Since these initial discoveries, Rothschild and Martin have found evidence of the bends in sea turtles, both ancient and modern. In one case, they identified avascular necrosis in a turtle that also had mosasaur bite marks on its shell, Rothschild says.
The recognition that mosasaurs and other ancient animals suffered from decompression syndrome provides important clues to their behavior. Paleontologists treasure such details because fossilized bones, while providing significant information about an animal's structure, seldom reveal as much about the animal's lifestyle. "Behavior is the first thing to go when you're dead," notes Martin.
Human divers develop the bends when ascending too quickly from the deep, causing dissolved nitrogen in the bloodstream to form bubbles that can block blood vessels. The condition causes immediate pain and sometimes even death, but its necrotic aftermath in survivors often goes unnoticed until years later, when joints may collapse.
Avasculr necrosis in mosasaurs provides strong evidence that certain types did dive deeply, as researchers had suspected. But it also suggests these lizards ascended too quickly at times. Rothschild and Martin hypothesize that mosasaurs could have developed the bends while fleeing sharks or chasing turtles.
The condition apparently did not affect the animals too seriously, however. Almost all Platecarpus skeletons show signs of avascular necrosis, Martin says, yet this genus was the most successful of the mosasaurs.
Evidence of the bends may also reveal something about the evolution of mosasaurs. Other diving reptiles that shared the seas with mosasaurs -- such as ichthyosaurs and plesiosaurs -- developed over a stretch of hundreds of millions of years in the Triassic and Cretaceous periods, and their remains show no evidence of decompression syndrome. Mosasaurs, in contrast, existed only during the last 25 million years of the Cretaceous. Although this represents a long time, Rothschild and Martin say it may not have given mosasaurs sufficient opportunity to evolve the decompression resistance that apparently emerged in ichthyosaurs and plesiosaurs.
Since the mosasaur study, the Rothschild-Martin collabortion has blossomed into other paleopathological pursuits. At the November meeting, the two described their examination of thousands of specimens from a fossil site known as Natural Trap Cave, near northern Wyoming's Bighorn mountains. The cave is a large pit carved out of the limestone rock by water. A 65-foot drop separates the cave floor from the narrow opening at the top.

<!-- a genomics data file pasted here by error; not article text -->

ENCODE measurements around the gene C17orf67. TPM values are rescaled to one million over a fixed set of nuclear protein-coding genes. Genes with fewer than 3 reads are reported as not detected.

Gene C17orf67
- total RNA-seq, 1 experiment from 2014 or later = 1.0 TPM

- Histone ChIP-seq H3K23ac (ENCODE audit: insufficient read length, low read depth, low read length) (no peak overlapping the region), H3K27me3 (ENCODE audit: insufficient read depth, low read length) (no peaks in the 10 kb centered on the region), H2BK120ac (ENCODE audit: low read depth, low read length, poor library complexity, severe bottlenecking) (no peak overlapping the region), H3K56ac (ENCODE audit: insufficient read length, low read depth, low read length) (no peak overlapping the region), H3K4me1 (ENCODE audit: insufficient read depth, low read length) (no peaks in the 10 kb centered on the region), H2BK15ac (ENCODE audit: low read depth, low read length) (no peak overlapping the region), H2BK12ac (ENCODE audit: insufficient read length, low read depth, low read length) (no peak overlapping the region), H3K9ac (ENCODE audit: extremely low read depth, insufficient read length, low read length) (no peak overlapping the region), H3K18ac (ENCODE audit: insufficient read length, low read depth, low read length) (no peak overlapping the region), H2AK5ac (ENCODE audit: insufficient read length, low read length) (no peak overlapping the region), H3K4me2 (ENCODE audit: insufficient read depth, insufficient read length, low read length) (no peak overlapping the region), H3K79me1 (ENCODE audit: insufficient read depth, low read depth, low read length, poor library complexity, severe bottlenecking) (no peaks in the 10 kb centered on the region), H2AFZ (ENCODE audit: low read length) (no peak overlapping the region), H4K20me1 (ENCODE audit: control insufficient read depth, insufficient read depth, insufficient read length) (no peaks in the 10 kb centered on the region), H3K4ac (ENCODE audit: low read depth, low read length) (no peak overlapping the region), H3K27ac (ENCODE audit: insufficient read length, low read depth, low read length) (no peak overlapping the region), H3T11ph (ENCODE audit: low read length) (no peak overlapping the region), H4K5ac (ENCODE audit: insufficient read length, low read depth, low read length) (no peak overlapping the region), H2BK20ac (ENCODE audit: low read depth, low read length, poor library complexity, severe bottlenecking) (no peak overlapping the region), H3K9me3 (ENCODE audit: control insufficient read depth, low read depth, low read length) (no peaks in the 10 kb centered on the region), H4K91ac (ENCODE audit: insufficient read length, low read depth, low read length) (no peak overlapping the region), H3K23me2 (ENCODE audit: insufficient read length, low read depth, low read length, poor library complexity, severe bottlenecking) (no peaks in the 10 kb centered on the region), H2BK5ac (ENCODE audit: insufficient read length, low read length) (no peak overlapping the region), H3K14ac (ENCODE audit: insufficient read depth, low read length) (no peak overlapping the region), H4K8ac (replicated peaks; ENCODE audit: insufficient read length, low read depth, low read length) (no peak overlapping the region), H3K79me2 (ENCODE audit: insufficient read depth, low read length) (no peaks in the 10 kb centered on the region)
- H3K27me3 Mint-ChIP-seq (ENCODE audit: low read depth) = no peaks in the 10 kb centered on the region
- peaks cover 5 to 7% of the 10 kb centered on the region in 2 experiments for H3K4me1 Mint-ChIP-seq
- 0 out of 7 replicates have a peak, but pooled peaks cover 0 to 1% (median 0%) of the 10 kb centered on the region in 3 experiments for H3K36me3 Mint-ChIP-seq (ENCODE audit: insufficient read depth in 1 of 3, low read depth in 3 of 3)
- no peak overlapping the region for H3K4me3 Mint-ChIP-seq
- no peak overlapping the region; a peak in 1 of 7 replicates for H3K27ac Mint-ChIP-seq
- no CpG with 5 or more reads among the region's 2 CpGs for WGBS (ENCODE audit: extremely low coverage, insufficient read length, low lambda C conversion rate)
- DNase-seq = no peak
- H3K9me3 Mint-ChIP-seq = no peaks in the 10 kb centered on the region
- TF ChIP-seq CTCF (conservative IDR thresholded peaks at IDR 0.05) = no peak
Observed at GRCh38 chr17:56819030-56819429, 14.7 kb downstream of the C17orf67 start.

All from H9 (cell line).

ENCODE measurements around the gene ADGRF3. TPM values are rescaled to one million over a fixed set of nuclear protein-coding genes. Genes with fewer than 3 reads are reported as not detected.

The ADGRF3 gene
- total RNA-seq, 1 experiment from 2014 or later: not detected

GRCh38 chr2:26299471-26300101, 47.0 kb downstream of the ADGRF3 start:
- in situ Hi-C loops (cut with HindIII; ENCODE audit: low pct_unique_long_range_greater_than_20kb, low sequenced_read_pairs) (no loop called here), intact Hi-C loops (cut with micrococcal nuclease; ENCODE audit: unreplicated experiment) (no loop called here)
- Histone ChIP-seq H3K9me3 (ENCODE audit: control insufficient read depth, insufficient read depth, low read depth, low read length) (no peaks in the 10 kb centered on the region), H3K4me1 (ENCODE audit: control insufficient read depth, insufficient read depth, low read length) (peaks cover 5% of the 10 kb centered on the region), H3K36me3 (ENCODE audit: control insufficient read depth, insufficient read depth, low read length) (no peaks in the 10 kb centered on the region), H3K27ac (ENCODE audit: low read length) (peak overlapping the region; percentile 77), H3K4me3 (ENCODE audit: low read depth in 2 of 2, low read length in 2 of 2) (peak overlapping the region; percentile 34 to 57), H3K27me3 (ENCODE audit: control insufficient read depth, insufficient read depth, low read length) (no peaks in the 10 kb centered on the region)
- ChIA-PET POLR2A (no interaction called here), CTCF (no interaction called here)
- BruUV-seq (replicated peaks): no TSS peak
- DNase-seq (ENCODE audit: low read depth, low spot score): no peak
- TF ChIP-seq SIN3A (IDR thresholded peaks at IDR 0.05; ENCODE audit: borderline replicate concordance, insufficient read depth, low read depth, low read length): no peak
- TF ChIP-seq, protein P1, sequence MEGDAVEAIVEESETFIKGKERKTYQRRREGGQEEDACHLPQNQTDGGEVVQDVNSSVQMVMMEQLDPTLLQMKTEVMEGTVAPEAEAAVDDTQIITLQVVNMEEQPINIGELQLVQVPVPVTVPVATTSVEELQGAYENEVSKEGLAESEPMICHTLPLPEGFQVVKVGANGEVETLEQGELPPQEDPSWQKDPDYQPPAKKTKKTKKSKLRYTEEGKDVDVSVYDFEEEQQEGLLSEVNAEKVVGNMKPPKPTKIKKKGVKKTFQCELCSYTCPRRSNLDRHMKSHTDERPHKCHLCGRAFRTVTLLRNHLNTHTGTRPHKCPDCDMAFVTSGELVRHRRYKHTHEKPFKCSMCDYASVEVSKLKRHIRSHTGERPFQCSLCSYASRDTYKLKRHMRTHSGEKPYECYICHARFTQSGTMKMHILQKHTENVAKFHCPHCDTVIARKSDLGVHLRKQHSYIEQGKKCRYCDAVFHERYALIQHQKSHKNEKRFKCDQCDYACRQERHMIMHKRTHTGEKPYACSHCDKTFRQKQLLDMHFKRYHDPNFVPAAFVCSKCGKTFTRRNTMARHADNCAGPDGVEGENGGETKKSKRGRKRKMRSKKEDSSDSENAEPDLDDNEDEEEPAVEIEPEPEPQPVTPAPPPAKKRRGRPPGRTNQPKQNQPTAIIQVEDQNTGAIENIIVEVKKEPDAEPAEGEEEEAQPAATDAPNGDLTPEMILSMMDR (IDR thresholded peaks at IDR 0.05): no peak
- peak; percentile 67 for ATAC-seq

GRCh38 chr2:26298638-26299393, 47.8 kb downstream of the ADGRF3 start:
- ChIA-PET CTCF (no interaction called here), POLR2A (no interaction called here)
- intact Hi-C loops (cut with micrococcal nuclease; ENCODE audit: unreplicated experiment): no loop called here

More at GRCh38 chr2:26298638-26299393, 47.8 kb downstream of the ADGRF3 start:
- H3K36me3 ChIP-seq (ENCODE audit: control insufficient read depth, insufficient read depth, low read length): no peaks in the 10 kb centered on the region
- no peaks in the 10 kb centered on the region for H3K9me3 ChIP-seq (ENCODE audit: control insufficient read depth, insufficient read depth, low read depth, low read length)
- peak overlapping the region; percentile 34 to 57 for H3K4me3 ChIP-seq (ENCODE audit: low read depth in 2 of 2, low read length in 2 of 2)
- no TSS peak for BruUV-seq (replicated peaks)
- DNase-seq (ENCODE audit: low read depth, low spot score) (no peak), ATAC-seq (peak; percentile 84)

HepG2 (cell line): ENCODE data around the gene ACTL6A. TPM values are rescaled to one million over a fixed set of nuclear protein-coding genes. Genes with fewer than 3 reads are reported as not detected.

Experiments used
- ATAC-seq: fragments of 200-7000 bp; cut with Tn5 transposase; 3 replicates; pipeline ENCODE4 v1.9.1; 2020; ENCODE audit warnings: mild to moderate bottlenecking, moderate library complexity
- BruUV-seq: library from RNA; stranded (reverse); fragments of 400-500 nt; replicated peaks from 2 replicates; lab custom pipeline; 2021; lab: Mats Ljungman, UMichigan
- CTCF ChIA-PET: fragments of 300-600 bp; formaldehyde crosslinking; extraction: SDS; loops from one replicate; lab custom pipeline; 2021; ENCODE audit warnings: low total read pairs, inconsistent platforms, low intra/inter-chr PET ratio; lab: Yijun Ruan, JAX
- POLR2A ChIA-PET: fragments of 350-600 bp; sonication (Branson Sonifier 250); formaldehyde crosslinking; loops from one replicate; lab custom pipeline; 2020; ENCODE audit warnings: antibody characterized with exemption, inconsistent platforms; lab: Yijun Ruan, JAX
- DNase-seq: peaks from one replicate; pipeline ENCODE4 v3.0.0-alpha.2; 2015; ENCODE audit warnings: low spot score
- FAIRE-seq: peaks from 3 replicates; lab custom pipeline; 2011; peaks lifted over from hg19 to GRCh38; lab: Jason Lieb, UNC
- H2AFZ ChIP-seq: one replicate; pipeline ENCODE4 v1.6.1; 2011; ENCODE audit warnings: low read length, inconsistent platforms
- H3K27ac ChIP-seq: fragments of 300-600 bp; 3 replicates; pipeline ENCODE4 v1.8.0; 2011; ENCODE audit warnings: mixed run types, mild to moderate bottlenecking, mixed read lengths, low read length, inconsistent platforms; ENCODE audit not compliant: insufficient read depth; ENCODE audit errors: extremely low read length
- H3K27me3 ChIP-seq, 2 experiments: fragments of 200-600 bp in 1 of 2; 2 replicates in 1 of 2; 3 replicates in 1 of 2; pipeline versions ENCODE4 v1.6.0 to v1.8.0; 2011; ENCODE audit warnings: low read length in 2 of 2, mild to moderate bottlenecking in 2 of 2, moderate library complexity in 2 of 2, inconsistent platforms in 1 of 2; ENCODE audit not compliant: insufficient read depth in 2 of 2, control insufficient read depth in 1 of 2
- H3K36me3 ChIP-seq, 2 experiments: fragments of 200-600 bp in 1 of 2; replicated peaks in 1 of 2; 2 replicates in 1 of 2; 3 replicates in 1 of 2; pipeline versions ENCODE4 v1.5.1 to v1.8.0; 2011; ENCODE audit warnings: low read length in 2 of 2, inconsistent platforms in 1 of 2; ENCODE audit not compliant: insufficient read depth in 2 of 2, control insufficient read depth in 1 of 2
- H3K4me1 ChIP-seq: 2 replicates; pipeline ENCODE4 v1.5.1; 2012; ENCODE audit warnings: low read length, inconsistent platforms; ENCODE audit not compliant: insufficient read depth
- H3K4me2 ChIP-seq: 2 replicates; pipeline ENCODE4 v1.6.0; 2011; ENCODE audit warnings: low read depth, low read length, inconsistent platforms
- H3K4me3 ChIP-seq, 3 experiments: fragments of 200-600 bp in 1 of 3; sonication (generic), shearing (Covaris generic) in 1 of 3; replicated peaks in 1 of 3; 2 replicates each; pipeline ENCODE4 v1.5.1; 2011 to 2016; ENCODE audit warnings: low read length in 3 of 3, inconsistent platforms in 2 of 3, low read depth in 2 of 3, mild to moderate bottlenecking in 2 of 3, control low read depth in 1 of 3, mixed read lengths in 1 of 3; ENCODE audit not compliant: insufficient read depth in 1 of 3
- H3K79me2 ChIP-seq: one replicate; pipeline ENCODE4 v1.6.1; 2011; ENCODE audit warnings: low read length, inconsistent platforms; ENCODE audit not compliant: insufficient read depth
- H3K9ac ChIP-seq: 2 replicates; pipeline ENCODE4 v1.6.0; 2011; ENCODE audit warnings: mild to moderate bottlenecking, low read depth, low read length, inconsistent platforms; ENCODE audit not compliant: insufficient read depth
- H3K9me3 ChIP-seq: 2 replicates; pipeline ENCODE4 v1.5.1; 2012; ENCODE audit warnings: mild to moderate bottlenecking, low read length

For more than 110,000 years, the underground vault has accumulated the bones of unsuspecting animals that wandered too close to that opening. A list of the victims reads like a who's who for ice-age mammals, many of them long extinct on this continent. In this natural burial mound, the excavation crew has uncovered the remains of the woolly mammoth, American cheetah, American camel, short-faced bear, American lion, pronghorn antelope, bison, various wolves, five species of horses and many others. In all, the team has excavated only about 5 percent of the cave's deposits and has identified some 40,000 bones so far.
To paleopathologists, the fossils from Natural Trap Cave represent a rare opportunity to study the incidene of different diseases in a large population of animals. The cave's special quality is that it provides a random selection of animals. "this was an unusual sample," says Martin. "Animals essentially fell into the hole by accident."
In contrast, other fossil-loaded sites may have attracted animals with particular traits, skewing impressions of the species as a whole. At the famous La Brea Tar Pits in Los Angeles, for example, live animals stuck in the tar probably drew the attention of sick or otherwise disabled predators unable to catch free-running prey, Rothschild says. Thus, La Brea fossils may reflect a disease or injury incidence higher than that of the actual population.
Using the numerous fossils from Natural Trap Cave, Martin and Rothschild tested the hypothesis that osteoarthritis affected mainly the largest and fastest animals, whose joints presumably took the hardest pounding.
"I think the interesting result from the study is that there was really very little evidence to suggest that either of those things was a factor," Martin says. "The fastest animal in the trap was the American cheetah, and it had very little incidence of joint disease. The second-fastest animal in the trap was the American pronghorn, and it had even less."